HR’s Impact on the Blended Workforce
Businesses today view the agility of their overall operations and culture as inherently linked to the talent they employ, no matter the source of that talent. After all, talent is what drives success.
As shown in Figure 4 below, 62% of all HR leaders expect to implement a total workforce management program via centralized and standardized operations for managing all types of talent by 2022.
To be clear, the adoption of total workforce management today is very low (only 8% of HR leaders currently have this type of program in place). However, HR lives in a “high-impact” zone when it comes to business agility; with the proper tools, systems, and thinking (as well as executive support), it can lead the total workforce revolution into reality.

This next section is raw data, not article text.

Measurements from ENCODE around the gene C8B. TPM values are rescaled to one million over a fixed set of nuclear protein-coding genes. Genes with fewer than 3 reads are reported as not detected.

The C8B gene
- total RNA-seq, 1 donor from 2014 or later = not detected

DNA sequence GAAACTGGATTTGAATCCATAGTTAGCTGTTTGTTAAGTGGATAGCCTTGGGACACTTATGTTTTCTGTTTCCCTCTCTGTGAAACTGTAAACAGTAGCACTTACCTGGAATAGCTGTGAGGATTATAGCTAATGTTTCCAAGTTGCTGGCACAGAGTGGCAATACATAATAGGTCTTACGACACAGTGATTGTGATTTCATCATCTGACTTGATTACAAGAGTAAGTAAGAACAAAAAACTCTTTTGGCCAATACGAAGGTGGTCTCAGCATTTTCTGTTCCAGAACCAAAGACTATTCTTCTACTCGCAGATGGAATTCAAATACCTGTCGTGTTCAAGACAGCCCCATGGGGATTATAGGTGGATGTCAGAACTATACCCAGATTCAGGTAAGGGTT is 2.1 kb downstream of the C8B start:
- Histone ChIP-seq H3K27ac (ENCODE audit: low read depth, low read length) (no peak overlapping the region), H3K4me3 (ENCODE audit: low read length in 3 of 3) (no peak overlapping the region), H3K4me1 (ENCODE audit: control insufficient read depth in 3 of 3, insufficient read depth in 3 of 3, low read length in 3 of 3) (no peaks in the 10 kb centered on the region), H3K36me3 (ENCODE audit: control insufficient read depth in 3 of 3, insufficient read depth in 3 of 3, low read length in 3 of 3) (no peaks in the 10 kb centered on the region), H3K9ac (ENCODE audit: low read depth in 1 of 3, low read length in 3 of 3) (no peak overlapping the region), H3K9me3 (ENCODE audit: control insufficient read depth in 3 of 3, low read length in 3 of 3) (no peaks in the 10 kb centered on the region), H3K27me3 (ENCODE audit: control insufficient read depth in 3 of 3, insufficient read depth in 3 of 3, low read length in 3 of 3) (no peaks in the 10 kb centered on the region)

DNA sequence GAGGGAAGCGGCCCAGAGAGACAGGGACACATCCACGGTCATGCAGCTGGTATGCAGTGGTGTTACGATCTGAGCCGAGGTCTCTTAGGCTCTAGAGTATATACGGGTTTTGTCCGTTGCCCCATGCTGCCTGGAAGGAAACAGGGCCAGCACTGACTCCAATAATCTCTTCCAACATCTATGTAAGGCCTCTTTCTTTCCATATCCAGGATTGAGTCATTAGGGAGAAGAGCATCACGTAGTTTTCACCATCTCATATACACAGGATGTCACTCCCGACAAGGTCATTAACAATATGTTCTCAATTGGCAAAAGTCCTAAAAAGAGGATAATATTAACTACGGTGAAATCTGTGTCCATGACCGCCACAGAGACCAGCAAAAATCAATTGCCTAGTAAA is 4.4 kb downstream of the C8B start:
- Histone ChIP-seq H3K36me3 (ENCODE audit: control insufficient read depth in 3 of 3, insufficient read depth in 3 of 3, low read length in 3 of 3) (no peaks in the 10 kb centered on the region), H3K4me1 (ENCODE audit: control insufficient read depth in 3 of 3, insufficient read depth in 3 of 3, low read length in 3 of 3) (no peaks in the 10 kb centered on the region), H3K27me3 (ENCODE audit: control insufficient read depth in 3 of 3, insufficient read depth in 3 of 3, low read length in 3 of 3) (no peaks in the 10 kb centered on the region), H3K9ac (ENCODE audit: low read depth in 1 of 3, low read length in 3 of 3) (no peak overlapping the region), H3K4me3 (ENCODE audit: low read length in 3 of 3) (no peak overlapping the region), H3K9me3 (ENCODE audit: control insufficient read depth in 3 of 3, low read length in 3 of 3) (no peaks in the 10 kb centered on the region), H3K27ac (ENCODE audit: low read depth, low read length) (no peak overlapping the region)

The human capital function has long been a driving force in “people management.” As contingent workforce programs transformed from commodity-led focus to a talent-led one, HR’s influence could be felt in how hiring managers measured the success of their core staffing suppliers, vendors, and agencies, and also how core procurement leaders added additional “talent quality” metrics in non-employee workforce management. HR is primed for this next journey.
HR’s unique position within the enterprise allows it to influence the workforce through its talent acquisition and recruitment acumen, and, its level of agility. As the non-employee population continues to grow, HR must play a pivotal role in how these workers are managed and drive value across the greater organization.